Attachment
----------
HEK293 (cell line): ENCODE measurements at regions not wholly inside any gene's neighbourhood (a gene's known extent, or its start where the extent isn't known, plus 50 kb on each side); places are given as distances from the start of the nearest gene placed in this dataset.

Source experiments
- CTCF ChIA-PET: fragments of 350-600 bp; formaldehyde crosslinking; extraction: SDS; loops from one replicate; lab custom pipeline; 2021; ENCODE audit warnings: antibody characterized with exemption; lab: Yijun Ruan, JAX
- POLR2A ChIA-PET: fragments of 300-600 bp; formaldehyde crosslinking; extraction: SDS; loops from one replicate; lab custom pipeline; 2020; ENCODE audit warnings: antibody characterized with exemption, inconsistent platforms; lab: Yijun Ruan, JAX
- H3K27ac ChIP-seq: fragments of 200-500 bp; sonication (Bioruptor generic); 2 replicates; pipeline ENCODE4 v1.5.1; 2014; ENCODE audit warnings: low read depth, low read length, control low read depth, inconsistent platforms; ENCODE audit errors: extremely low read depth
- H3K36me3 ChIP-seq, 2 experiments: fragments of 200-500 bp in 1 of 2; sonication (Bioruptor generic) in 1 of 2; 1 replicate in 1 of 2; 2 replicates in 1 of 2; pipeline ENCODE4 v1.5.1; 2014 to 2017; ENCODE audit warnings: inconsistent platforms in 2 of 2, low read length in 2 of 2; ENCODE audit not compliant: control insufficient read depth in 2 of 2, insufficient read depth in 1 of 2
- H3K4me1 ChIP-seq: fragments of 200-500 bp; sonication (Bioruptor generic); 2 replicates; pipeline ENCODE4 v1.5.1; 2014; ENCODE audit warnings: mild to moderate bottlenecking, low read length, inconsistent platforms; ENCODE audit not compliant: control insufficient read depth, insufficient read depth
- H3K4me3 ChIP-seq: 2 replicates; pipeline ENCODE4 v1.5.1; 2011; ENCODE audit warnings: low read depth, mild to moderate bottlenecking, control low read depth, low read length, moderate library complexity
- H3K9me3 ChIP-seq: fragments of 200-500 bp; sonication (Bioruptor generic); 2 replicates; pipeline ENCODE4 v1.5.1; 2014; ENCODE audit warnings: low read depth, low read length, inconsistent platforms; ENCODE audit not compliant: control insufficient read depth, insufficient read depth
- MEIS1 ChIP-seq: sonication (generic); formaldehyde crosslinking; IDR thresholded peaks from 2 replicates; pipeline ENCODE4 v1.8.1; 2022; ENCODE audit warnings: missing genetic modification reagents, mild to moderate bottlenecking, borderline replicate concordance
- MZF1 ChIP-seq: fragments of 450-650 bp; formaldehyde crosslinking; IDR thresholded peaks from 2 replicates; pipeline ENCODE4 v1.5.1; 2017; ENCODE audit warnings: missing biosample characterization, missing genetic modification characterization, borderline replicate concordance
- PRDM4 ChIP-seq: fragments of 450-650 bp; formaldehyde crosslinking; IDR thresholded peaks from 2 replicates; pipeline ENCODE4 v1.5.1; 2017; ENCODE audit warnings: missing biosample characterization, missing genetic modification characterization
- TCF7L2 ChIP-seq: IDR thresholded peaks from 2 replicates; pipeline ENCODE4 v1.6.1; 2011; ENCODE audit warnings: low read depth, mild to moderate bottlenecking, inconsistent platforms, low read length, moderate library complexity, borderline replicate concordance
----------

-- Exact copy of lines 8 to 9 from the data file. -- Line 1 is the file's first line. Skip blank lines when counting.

- H3K4me3 ChIP-seq: 2 replicates; pipeline ENCODE4 v1.5.1; 2011; ENCODE audit warnings: low read depth, mild to moderate bottlenecking, control low read depth, low read length, moderate library complexity
- H3K9me3 ChIP-seq: fragments of 200-500 bp; sonication (Bioruptor generic); 2 replicates; pipeline ENCODE4 v1.5.1; 2014; ENCODE audit warnings: low read depth, low read length, inconsistent platforms; ENCODE audit not compliant: control insufficient read depth, insufficient read depth